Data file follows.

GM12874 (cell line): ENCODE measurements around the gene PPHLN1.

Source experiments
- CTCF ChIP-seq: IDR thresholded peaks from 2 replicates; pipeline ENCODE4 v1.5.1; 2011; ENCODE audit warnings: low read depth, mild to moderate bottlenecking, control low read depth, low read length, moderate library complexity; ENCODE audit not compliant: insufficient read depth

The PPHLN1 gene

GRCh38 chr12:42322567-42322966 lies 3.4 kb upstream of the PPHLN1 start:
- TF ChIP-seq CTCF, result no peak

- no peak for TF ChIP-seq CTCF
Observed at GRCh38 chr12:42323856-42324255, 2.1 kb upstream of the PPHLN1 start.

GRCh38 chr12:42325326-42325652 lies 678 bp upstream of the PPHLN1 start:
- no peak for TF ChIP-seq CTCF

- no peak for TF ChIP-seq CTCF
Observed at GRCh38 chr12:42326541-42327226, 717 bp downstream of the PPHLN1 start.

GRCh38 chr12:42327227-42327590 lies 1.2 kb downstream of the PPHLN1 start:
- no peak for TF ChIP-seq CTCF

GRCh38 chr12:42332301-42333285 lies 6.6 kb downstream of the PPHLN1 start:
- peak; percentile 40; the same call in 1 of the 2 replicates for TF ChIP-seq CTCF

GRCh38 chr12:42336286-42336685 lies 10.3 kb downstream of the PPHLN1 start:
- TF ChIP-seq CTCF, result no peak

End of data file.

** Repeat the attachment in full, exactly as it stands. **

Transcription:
GM12874 (cell line): ENCODE measurements around the gene PPHLN1.

Source experiments
- CTCF ChIP-seq: IDR thresholded peaks from 2 replicates; pipeline ENCODE4 v1.5.1; 2011; ENCODE audit warnings: low read depth, mild to moderate bottlenecking, control low read depth, low read length, moderate library complexity; ENCODE audit not compliant: insufficient read depth

The PPHLN1 gene

GRCh38 chr12:42322567-42322966 lies 3.4 kb upstream of the PPHLN1 start:
- TF ChIP-seq CTCF, result no peak

- no peak for TF ChIP-seq CTCF
Observed at GRCh38 chr12:42323856-42324255, 2.1 kb upstream of the PPHLN1 start.

GRCh38 chr12:42325326-42325652 lies 678 bp upstream of the PPHLN1 start:
- no peak for TF ChIP-seq CTCF

- no peak for TF ChIP-seq CTCF
Observed at GRCh38 chr12:42326541-42327226, 717 bp downstream of the PPHLN1 start.

GRCh38 chr12:42327227-42327590 lies 1.2 kb downstream of the PPHLN1 start:
- no peak for TF ChIP-seq CTCF

GRCh38 chr12:42332301-42333285 lies 6.6 kb downstream of the PPHLN1 start:
- peak; percentile 40; the same call in 1 of the 2 replicates for TF ChIP-seq CTCF

GRCh38 chr12:42336286-42336685 lies 10.3 kb downstream of the PPHLN1 start:
- TF ChIP-seq CTCF, result no peak